NEW WEIRD BERLIN: Speculative Architecture In Elvia Wilk’s Novel
Elvia Wilk’s novel Oval takes place in a Berlin whose urban topography has been radically modified by the addition of an artificial mountain. It’s an alternative reality based on a conceptual project called The Berg, dreamt up in 2009 by architect Jakob Tigges of Mila, who imagined a mountain 1,000 meters (3,300 feet) high in the heart of the city on the site of the long-defunct Tempelhof Airport. Oval’s protagonist, Anja, lives with her artist boyfriend at the top of the mountain, in an experimental zero-waste eco-community. But the utopian promises of sustainability reveal themselves to be empty marketing that possibly covers up something very dark. Wilk brings to life a microcosm pervaded by NDAs and MDMA, a place where artists work for corporations as “consultants” while at the same time being priced out of the city as a result of “eco-friendly” real-estate development carried out by those very same corporations. In the process, she lampoons green-washed gentrification, the commodification of social capital, and neoliberal arts sponsorship, satirizing the state of our current culture industry. Like a fairytale for the doomer generation, Oval constructs a universe of grotesque gloom, where increasingly erratic weather triggers conspiracy theories and investor-patrons collect the shrunken heads of their artists who died before the terms of contract ended. Does Wilk, who divides her time between Berlin and New York, find pleasure in such dystopian imagining? “I’m definitely guilty of wallowing in misery,” she says. “It’s indulgent and self-flagellating, like ‘Look at the mess we made.’ But dystopia is also very entertaining.”
Wilk has embraced the emerging New Weird anti-genre, which she didn’t know about while writing her novel but retroactively considers a useful tool. “The New Weird is defined by negation, not being science fiction and not being fantasy,” Wilk explains. “Science fiction is traditionally about speculating on technological innovation, but gravity still applies, the laws of the world as we know it still apply. It’s all explainable and rational. Fantasy doesn’t need to rely on any of the known principles. We can have dragons and magic.” While there’s no hocus pocus in Wilk’s novel, some plotlines do require suspension of disbelief. To promote wealth redistribution, for example, Anja’s boyfriend develops a designer drug — called Oval — that gives people a chemical high from acting charitably; and Anja’s eco-house increasingly takes on the traits of a living organism until it self-annihilates in a programmed real-estate suicide.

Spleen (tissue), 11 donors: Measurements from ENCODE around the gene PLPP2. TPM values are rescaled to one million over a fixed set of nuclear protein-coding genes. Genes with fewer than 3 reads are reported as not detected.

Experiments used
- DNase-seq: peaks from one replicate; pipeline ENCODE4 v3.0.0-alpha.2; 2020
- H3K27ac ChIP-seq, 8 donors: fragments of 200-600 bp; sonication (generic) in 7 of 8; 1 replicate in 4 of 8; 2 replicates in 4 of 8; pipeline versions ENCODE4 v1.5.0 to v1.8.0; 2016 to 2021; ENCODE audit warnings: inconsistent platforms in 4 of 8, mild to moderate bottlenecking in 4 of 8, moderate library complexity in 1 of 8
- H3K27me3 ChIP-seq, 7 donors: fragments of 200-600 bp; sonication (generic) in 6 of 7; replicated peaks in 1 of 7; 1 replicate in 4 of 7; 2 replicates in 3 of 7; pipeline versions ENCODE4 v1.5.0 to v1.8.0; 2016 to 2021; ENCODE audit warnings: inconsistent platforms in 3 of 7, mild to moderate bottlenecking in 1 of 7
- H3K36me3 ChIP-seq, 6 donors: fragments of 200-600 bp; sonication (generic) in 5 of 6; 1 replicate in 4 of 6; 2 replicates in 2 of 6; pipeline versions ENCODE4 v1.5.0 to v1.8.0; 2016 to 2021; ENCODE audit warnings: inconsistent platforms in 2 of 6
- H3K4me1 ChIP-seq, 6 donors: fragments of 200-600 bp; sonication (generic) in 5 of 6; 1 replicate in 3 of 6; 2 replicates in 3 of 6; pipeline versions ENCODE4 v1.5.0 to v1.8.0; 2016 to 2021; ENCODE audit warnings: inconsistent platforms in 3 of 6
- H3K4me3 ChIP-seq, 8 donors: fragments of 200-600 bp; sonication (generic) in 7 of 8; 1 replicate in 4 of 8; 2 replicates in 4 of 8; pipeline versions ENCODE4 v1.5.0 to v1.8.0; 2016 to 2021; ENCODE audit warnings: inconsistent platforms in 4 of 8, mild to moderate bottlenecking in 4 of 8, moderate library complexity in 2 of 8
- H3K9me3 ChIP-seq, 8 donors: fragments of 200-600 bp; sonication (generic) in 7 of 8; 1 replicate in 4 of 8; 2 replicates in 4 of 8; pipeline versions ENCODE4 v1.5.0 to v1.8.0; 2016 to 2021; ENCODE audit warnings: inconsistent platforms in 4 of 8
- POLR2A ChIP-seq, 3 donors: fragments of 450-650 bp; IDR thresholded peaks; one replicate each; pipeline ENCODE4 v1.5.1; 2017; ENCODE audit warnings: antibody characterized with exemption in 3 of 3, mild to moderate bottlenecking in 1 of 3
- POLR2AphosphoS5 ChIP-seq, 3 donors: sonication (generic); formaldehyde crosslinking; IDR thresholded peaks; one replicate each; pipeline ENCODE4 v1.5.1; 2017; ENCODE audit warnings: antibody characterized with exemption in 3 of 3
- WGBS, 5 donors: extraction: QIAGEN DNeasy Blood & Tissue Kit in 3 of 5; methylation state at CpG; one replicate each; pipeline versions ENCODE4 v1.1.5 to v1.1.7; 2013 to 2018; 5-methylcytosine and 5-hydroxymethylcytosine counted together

In spite of Oval’s pessimism, there’s an underlying motivation to think through issues imaginatively with the aim of finding better alternatives. According to Wilk, one of the obstacles to making substantial change is that we collectively oscillate between “the fantasy of total futility and the fantasy of total power. Neither is ever true and both let you off the hook for complexity” — and, she thinks, imaginative modes like novels or speculative architecture are just the opportunity we need to think through complex questions. But, she cautions, “there’s a hard limit where imagining stuff and never doing stuff becomes pathetic.”
Berlin, a city that has long been an incubator for conceptual, speculative, and theoretical creative pursuits, is the perfect backdrop to explore this tension between imagination and action. The Berg project, for example, came about at a moment after the 2008 financial crisis when a generation of young architects realized there were no opportunities in the near future to build anything. Many decided to move to Berlin and pursue alternative practices, from starting speculative-architecture collectives to publishing zines. While Wilk skewers the artspeak, insularity, and potential impotence of this milieu, she also acknowledges the impact the imaginary can have on the real world. When there was a 2010 referendum on whether or not to allow developers to build on parts of Tempelhof, Mila created a hoax campaign advertising the Berg as an opportunity to double the abandoned-airport-turned-park’s green space through its verticality. “I honestly believe,” says Wilk, “that the campaign had something to do with people voting against further real-estate development.”